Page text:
HalifaxImagine a market day in Halifax. Two thieves are being led from the gaol and in turn, forced to lie with their heads between two upright posts. Abo...Imagine a market day in Halifax. Two thieves are being led from the gaol and in turn, forced to lie with their heads between two upright posts. Above, a fearsome blade is glinting in the sunlight. A horse, yoked to a rope, wrenches out the security pin and the blade slices down..! The date was 30th April 1650 and Halifax Gibbet had claimed its last victim. The Halifax gibbet was an early guillotine. The Lord of the Manor possessed the authority to execute summarily by decapitation any thief who was caught with stolen goods to the value of 13½d or more, or who confessed to having stolen goods of at least that value. Decapitation was a fairly common method of execution in England, but Halifax was unusual in that it employed a guillotine-like machine that appears to have been unique in the country, and it continued to decapitate petty criminals until the mid-17th century. A 15 foot high replica of the Gibbet has been constructed on the original site at the bottom of Gibbet Street. To find the Gibbet; from Halifax town centre, take Pellon Lane, turning left onto Bedford Street North. The Gibbet is at the end of the street, to your left, on the junction with Gibbet Street. The Gibbet’s original blade has been preserved and is on display at Bankfield Museum, Halifax.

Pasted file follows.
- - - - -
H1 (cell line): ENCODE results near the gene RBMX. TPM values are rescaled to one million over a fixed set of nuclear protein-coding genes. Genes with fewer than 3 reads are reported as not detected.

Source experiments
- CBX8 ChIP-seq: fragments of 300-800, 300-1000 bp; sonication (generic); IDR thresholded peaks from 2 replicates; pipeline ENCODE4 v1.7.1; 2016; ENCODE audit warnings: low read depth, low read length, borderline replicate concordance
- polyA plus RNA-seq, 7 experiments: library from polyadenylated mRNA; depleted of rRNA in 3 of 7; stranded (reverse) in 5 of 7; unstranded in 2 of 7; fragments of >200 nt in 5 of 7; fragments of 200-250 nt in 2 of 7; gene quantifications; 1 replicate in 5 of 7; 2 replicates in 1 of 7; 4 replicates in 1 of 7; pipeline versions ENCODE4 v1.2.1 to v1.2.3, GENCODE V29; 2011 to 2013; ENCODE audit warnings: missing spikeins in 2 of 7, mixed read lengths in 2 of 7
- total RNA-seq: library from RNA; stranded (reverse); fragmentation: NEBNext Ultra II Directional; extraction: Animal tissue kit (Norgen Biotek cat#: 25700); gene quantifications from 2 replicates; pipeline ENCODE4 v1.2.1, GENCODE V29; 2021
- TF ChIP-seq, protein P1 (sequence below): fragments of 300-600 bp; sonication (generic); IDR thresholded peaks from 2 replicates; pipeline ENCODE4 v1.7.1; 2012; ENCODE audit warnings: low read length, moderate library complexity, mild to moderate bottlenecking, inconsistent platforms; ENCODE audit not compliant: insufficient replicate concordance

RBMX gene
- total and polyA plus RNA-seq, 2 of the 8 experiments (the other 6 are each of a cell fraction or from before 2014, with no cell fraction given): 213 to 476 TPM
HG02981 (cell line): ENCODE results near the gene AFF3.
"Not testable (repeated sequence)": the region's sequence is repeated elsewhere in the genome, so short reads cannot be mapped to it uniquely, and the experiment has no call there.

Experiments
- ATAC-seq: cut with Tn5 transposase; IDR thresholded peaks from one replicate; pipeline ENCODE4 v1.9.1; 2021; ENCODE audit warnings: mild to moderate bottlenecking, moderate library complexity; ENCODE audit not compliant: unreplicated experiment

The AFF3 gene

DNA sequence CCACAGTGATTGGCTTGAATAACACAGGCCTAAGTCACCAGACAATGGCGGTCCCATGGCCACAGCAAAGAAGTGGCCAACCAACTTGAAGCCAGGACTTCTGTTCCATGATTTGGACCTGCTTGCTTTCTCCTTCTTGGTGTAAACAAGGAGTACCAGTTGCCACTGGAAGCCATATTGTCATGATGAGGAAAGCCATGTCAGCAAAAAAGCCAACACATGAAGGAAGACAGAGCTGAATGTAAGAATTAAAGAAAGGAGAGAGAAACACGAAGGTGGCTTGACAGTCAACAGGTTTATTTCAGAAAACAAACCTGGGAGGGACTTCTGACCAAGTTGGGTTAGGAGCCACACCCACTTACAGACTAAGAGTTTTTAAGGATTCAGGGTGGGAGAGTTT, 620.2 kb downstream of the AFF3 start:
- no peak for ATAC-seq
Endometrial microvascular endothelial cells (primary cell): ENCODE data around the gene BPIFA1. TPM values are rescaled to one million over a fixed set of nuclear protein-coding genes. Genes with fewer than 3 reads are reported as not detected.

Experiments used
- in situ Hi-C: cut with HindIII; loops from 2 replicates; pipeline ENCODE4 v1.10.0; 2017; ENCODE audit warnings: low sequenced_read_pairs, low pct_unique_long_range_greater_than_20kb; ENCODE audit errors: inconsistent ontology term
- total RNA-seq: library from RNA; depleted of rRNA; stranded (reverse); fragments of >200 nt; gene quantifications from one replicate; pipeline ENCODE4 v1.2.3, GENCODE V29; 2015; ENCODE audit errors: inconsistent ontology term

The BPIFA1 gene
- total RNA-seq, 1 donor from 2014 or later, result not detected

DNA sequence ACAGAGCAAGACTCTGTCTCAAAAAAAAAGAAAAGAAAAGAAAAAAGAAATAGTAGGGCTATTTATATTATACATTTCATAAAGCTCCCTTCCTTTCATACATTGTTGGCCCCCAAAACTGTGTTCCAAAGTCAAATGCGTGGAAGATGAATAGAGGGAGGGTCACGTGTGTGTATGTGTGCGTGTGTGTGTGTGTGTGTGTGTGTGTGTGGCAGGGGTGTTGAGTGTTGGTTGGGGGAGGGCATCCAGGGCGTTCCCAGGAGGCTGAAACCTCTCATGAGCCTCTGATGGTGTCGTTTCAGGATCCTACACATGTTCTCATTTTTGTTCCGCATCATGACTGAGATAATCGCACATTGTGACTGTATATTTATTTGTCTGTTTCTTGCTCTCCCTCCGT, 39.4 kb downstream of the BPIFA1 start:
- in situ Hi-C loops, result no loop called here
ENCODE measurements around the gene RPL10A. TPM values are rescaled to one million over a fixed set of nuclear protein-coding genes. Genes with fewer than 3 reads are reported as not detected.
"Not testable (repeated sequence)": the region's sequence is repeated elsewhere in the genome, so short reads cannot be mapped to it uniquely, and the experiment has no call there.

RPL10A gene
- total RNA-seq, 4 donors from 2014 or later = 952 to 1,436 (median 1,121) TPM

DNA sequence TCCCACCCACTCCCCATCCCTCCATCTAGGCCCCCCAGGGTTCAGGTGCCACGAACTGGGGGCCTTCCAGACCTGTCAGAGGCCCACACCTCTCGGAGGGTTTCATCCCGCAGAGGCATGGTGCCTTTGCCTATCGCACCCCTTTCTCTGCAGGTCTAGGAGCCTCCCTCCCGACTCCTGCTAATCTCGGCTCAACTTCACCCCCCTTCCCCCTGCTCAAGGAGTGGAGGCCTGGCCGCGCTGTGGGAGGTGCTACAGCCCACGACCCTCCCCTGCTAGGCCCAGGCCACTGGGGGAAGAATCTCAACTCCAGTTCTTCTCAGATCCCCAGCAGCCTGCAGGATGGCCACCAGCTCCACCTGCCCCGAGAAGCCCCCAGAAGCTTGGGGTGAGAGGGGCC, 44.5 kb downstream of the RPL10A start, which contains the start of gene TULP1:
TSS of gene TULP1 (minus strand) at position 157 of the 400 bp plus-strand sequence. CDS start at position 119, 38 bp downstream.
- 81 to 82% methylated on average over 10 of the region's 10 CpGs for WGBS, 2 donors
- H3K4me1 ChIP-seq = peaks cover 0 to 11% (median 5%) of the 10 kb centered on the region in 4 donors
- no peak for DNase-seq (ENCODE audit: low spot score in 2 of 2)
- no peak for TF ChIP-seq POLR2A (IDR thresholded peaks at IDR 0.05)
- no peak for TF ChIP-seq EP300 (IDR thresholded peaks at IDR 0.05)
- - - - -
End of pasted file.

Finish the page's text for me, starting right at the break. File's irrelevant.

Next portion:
HalifaxHalifax's ornate town hall was designed by Charles Barry, who also designed the Houses of Parliament. This Grade ll* listed building has a magnific...Halifax's ornate town hall was designed by Charles Barry, who also designed the Houses of Parliament. This Grade ll* listed building has a magnificent 180ft tower and spire which is enriched with sculpture. Free guided tours of Halifax Town Hall can be arranged to help you learn more about its fascinating history. Please contact the Mayor's Office on 01422 393022.